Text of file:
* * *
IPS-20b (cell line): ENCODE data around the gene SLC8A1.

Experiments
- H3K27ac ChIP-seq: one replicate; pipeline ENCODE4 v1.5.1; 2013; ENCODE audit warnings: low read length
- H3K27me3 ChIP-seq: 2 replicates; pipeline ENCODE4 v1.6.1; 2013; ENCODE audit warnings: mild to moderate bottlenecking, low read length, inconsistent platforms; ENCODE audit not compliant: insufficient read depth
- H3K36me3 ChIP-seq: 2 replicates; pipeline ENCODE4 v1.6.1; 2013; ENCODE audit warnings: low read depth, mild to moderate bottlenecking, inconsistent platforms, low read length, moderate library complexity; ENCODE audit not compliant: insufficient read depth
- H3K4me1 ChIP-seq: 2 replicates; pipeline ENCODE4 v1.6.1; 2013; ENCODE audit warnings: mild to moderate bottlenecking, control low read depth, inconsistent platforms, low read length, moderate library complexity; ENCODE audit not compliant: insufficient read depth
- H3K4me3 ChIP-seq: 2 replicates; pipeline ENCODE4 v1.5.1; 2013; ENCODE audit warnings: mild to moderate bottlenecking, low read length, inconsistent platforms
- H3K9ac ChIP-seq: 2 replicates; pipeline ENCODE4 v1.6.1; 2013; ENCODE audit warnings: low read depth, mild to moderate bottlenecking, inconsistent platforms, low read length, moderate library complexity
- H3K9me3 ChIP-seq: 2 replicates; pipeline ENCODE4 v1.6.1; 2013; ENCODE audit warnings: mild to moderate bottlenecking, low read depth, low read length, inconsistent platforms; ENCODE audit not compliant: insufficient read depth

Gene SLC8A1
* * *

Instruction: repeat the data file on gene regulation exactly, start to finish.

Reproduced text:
IPS-20b (cell line): ENCODE data around the gene SLC8A1.

Experiments
- H3K27ac ChIP-seq: one replicate; pipeline ENCODE4 v1.5.1; 2013; ENCODE audit warnings: low read length
- H3K27me3 ChIP-seq: 2 replicates; pipeline ENCODE4 v1.6.1; 2013; ENCODE audit warnings: mild to moderate bottlenecking, low read length, inconsistent platforms; ENCODE audit not compliant: insufficient read depth
- H3K36me3 ChIP-seq: 2 replicates; pipeline ENCODE4 v1.6.1; 2013; ENCODE audit warnings: low read depth, mild to moderate bottlenecking, inconsistent platforms, low read length, moderate library complexity; ENCODE audit not compliant: insufficient read depth
- H3K4me1 ChIP-seq: 2 replicates; pipeline ENCODE4 v1.6.1; 2013; ENCODE audit warnings: mild to moderate bottlenecking, control low read depth, inconsistent platforms, low read length, moderate library complexity; ENCODE audit not compliant: insufficient read depth
- H3K4me3 ChIP-seq: 2 replicates; pipeline ENCODE4 v1.5.1; 2013; ENCODE audit warnings: mild to moderate bottlenecking, low read length, inconsistent platforms
- H3K9ac ChIP-seq: 2 replicates; pipeline ENCODE4 v1.6.1; 2013; ENCODE audit warnings: low read depth, mild to moderate bottlenecking, inconsistent platforms, low read length, moderate library complexity
- H3K9me3 ChIP-seq: 2 replicates; pipeline ENCODE4 v1.6.1; 2013; ENCODE audit warnings: mild to moderate bottlenecking, low read depth, low read length, inconsistent platforms; ENCODE audit not compliant: insufficient read depth

Gene SLC8A1